When I say "an amazing swim", I'm certainly not talking about one of my own, but rather, that of the awesome Jackie Cobell.
I went down to Dover this weekend, with a view to a getting a couple of decent length swims in before beginning my taper in earnest. On Saturday morning, Tom, Neil, Marty and Trevor were already in doing an 8 hour swim, and Jackie was off on her solo crossing, but I agreed with Freda that I would do a much more modest 5 hours. I had a lovely swim and felt really good when I got out - like I could have done much more (but glad I didn't have to!). Then I hung around waiting for the others to finish....something that took a little longer than I (and they) had anticipated because earlier in the day Freda had spotted them chatting by the wall instead of swimming while she was having breakfast, so she sent them out for an extra half hour! Freda knows everything. But great swims, guys.
By the evening, Jackie, whose swim had set off early in the morning, was still swimming. I woke up around midnight and checked online (these things get a bit compulsive) and she was still swimming. I have to confess that as I went back to sleep, I assumed that by the time I woke up, she would either have got out, or have got across. But no...when I woke up, she was still swimming.
As we prepared for our swim on Sunday morning, we were all completely awestruck by how long she'd been in the water - around 25 hours at that point. I felt faintly ashamed that I was only going in for 4 hours....and that I had a bit of a whinge when I got in because the water felt a bit chilly. The water was almost eerily flat when we started, but by hours three and four, it had picked up to quite a chop, especially at the harbour end. At the other end, we had to play dodge the kayak as scores of children with very poor attention spans and limited directional control ploughed about.
At our three hour feed, Barrie announced that Jackie had just completed her swim successfully - in 28 hour and 44 minutes. 28 HOURS!!!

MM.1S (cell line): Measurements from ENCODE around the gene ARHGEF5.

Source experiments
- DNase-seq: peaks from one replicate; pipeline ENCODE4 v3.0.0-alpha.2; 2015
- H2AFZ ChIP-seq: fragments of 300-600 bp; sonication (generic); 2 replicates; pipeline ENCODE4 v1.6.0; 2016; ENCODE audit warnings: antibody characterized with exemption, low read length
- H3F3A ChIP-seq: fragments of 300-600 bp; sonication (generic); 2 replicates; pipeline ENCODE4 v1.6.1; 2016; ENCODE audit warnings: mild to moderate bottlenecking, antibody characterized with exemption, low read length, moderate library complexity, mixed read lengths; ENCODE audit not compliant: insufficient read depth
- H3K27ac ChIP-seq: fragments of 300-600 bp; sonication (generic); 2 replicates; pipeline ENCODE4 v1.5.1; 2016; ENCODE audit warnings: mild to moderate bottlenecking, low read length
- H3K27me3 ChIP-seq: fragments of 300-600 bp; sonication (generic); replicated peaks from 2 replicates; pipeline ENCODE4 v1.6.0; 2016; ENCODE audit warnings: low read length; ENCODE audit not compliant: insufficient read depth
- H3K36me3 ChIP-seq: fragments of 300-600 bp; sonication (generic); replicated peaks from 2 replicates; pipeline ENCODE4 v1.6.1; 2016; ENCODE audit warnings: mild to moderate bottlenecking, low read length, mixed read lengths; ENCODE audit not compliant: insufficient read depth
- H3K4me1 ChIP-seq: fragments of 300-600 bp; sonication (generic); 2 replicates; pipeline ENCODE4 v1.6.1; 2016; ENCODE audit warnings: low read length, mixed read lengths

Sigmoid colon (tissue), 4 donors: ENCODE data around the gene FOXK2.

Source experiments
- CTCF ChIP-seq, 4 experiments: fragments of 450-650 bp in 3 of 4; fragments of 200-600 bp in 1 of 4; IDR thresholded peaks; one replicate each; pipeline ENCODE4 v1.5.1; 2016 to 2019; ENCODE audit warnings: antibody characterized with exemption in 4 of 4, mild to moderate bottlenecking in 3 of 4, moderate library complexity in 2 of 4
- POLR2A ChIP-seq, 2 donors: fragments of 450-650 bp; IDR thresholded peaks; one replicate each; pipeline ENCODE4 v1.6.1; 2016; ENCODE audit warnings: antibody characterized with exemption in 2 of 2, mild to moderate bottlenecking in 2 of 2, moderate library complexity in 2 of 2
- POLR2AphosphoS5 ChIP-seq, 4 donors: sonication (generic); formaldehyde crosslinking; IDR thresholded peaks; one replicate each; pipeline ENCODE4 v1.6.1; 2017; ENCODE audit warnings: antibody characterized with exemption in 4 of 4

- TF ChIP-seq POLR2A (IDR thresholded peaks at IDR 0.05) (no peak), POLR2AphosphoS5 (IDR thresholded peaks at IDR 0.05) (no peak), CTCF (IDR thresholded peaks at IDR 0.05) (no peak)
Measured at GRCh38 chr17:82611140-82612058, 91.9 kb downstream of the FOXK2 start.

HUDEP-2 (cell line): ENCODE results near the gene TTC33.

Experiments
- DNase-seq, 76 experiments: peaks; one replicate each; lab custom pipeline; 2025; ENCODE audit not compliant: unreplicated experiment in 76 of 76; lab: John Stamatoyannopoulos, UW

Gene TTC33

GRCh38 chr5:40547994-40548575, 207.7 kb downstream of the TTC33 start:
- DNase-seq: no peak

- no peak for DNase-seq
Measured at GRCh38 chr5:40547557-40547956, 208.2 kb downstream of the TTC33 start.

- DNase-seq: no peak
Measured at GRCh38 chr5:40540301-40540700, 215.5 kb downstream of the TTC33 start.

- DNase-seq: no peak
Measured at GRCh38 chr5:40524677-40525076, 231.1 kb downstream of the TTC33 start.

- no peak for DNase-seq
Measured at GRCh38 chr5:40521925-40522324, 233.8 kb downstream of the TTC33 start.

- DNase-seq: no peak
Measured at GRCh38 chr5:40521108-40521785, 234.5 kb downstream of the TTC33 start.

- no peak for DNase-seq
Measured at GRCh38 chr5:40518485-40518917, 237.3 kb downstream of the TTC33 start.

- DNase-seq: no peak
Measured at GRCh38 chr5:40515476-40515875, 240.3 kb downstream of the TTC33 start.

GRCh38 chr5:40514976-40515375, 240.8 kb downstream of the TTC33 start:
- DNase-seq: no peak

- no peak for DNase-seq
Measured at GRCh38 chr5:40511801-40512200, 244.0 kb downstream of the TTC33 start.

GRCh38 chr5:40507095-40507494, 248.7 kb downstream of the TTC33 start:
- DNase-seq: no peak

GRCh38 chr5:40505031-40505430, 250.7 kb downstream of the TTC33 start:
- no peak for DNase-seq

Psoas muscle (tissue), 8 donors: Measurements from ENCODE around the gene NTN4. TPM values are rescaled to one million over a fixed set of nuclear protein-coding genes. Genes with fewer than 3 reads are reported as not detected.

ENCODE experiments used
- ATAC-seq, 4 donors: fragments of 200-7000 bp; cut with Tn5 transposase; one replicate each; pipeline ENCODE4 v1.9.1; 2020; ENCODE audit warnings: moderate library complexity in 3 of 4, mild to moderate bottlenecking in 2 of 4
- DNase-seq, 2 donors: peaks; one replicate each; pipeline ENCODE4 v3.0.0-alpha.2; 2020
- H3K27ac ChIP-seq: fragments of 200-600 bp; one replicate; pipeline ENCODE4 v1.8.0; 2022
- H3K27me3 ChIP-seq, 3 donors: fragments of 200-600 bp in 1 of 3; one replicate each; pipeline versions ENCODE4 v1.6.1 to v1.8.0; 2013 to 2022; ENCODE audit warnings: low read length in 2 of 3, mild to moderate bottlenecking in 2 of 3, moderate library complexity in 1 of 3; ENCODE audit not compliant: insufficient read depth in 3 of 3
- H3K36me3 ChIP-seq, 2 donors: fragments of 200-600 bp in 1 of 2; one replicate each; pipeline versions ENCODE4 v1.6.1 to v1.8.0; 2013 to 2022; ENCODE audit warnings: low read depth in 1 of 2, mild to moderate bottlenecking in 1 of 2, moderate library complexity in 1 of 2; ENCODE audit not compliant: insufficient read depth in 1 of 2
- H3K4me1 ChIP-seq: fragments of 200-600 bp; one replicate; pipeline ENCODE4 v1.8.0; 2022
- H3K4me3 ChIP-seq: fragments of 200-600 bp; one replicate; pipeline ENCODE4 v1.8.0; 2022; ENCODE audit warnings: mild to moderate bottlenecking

The six hour swimmers were told on their 5 hour feed that they could get out 15 minutes early (no complaints about that) so that we could all go down to the marina to welcome Jackie back. We weren't at the marina long before the boat chugged into sight and everyone cheered and clapped as it pulled up alongside the pontoon. As Jackie was helped out of the boat, I have to confess that I was a little bit shocked by her condition - she was extremely pale, and her face and especially her lips were swollen from the salt water. She was very unsteady on her feet (who wouldn't be after that), but, clutching the huge bunch of balloons that the beach crew had given her (each with "happy birthday" on them - there's a limit to what you can get on a Sunday afternoon!), she made her way up the steps into the carpark, surrounded by well-wishers. It was an amazing sight, and I still can't really get my head around what she did. I don't know where will like that comes from. It's just phenomenal.
I was also pleased to meet Joe Bakel on Sunday, who also did a successful crossing this week, and Luke (from Swimtrek) was down on the beach on Sunday morning for a dip, looking in fine form. Well done to everyone who got across this week (and commiserations to those who didn't). And well done to all of those who did back-to-back 8 / 6 hour swims this weekend - great training.
As for me, I'm finding the swims completely compulsive, and am following them online to the point of obsession, but it's starting to give me the heeby-jeebies. I think that I'm going to have to hold off a bit for the next tide so that I can try and keep my focus and stay as positive as I can be.